One dose of psychedelic compound has ‘mind-boggling’ success at easing anxiety

Jan. 29, 2020

Nearly five years after cancer patients received a single dose of a psychedelic drug, many still showed a decrease in depression and anxiety symptoms, according to a recent study.

The patients in the study were first administered synthetic psilocybin, the psychedelic compound found in “magic mushrooms,” in a controlled setting in 2016. Six months after the initial dose, 80 percent of the cohort reported that their anxiety and depression symptoms were still decreased. Now, a follow-up study of a handful of these patients have found that many say that the psychedelic-assisted therapy is still having an impact on their peace of mind.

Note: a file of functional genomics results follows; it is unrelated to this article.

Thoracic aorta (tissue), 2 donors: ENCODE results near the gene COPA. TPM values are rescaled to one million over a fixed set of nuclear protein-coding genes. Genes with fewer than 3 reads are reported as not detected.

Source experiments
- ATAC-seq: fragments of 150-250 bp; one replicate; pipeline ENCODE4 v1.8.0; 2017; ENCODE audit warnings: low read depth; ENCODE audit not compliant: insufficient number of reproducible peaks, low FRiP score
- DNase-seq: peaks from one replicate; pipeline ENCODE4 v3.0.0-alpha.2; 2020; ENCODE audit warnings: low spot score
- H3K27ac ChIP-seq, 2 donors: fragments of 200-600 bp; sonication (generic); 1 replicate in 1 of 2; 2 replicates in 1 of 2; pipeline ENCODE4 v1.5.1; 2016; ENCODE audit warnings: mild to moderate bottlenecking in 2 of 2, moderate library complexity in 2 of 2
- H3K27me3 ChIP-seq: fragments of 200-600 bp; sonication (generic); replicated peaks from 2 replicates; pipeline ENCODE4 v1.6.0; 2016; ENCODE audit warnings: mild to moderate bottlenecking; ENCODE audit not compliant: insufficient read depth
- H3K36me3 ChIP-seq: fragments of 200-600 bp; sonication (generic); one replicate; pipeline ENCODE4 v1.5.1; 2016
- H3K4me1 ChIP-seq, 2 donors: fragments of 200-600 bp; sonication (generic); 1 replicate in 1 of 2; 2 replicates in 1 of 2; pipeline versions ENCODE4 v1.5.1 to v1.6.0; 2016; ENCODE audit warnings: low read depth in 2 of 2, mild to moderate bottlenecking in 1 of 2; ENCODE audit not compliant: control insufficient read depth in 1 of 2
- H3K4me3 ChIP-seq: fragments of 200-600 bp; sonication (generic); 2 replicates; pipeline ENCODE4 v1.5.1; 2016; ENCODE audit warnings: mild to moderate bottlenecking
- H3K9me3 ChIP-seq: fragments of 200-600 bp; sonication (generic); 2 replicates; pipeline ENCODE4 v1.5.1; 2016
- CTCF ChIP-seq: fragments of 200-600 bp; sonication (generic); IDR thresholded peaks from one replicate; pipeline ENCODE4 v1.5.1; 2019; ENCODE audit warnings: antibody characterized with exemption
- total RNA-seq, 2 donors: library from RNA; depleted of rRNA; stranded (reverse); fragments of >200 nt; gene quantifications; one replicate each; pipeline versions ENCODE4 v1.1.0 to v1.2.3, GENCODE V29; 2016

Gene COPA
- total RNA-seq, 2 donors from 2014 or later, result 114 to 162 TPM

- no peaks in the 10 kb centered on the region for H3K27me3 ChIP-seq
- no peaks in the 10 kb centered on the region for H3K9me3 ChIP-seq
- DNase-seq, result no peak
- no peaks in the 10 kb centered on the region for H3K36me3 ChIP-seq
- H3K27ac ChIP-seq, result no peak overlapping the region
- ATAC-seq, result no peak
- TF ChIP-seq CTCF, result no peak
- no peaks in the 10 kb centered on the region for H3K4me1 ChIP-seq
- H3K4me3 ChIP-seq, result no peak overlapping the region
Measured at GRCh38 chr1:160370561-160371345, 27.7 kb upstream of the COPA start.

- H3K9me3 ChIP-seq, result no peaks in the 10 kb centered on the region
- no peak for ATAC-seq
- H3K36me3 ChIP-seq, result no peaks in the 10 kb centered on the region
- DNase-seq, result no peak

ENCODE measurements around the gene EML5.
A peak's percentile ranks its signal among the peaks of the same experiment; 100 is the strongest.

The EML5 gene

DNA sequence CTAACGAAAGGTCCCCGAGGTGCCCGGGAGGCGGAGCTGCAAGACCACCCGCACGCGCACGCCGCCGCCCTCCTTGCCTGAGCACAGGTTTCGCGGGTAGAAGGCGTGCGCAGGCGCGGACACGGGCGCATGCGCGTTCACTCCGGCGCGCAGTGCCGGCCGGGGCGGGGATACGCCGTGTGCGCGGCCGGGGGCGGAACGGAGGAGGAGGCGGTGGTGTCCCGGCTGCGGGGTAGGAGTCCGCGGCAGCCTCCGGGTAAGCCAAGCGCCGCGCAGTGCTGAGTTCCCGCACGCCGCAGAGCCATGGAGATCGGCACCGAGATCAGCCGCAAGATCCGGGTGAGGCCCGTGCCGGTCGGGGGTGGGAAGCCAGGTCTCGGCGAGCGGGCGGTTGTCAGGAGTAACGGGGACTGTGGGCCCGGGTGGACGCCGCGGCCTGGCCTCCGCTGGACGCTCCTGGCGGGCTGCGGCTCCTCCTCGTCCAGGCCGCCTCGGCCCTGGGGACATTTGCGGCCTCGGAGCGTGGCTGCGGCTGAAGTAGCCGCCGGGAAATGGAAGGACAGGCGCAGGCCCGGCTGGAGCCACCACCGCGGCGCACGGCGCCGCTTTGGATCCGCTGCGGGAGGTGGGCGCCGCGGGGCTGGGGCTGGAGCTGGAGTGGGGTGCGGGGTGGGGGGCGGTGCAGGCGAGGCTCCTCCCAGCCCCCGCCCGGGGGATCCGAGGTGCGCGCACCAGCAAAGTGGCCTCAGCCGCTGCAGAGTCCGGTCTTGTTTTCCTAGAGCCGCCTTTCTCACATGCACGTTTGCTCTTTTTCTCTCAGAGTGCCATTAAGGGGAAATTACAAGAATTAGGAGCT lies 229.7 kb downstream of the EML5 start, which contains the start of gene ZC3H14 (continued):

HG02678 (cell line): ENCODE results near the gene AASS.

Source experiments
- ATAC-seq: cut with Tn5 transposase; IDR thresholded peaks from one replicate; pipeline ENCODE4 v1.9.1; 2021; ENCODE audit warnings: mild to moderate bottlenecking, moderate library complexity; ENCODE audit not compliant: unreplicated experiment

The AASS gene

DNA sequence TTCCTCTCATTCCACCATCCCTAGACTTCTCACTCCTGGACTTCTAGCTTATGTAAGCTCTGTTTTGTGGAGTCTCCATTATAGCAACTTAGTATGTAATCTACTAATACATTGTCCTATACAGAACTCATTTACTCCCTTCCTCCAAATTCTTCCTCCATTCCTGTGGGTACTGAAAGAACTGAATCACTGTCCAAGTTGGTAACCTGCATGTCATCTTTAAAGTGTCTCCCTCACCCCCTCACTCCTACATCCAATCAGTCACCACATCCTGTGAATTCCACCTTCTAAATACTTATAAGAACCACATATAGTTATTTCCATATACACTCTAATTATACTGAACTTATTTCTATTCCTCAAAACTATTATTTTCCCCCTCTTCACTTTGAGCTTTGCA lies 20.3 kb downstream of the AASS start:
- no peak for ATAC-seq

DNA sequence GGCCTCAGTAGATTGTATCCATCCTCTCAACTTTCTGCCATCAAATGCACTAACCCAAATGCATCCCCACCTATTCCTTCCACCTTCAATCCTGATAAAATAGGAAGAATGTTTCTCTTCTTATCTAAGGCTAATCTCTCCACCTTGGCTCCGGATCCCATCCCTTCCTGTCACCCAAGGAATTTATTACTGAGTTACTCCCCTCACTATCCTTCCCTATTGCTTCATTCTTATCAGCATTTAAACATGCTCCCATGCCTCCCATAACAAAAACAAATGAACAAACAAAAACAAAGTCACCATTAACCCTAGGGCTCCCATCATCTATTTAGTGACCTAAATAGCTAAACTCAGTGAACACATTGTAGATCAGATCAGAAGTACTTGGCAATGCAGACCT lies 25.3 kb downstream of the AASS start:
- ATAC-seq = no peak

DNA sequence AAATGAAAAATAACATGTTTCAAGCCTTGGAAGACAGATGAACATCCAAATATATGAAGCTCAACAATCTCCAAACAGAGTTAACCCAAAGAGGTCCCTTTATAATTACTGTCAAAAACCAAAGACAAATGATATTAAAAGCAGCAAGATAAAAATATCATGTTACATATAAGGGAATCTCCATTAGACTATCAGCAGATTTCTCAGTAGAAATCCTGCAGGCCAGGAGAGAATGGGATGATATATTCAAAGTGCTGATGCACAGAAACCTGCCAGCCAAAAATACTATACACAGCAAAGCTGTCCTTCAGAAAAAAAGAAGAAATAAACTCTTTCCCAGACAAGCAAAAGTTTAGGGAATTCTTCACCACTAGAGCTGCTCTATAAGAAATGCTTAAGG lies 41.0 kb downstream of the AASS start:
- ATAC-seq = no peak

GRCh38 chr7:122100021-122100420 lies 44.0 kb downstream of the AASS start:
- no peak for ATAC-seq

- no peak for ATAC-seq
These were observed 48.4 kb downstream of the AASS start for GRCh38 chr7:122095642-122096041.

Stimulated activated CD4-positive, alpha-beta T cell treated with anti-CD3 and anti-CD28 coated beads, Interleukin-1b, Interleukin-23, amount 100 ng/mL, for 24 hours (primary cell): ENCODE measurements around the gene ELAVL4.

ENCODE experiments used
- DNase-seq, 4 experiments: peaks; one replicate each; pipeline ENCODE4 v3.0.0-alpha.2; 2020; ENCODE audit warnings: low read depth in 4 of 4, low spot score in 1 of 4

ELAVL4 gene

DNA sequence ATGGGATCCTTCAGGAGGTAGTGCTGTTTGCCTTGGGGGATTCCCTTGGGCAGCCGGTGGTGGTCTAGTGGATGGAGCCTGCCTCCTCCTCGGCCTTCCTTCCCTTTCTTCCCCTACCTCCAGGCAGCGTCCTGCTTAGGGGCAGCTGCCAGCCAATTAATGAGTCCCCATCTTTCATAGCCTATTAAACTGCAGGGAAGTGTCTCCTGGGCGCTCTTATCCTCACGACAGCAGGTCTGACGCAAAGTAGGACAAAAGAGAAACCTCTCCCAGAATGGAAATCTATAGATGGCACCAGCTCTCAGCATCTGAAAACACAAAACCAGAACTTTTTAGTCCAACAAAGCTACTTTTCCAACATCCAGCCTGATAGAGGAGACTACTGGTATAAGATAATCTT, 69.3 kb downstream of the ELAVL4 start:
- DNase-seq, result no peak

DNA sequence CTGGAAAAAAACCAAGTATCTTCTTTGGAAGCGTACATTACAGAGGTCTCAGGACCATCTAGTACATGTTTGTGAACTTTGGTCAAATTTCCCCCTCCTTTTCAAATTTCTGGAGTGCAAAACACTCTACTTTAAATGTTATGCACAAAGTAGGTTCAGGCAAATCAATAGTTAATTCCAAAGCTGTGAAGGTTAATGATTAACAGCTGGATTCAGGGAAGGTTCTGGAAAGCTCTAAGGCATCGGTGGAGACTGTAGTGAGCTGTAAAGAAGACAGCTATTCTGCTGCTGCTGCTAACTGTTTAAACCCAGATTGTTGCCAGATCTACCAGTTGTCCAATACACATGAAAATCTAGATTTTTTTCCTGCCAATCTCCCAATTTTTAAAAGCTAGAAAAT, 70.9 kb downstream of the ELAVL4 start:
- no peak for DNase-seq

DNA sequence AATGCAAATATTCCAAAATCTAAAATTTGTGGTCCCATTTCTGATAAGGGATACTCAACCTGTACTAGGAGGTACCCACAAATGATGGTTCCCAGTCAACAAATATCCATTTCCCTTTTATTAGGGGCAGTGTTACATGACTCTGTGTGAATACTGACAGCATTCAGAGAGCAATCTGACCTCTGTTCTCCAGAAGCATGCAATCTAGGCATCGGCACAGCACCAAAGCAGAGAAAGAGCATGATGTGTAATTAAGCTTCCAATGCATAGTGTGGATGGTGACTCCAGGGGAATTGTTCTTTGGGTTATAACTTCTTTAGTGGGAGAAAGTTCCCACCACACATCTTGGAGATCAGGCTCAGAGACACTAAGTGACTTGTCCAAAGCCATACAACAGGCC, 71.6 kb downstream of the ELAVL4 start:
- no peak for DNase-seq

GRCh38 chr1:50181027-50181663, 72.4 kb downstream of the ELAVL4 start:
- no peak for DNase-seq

The doctor who led study called the sustained benefit of the therapy for cancer patients “mind-boggling.”

Although the FDA has yet to approve a drug derived from psilocybin, the agency has granted “breakthrough therapy” status to a set of clinical trials aimed at studying its impact on major depressive disorder. Last year, the agency also approved a nasal spray containing esketamine, also long considered a “party drug,” to treat depression.

Read the NBC News report.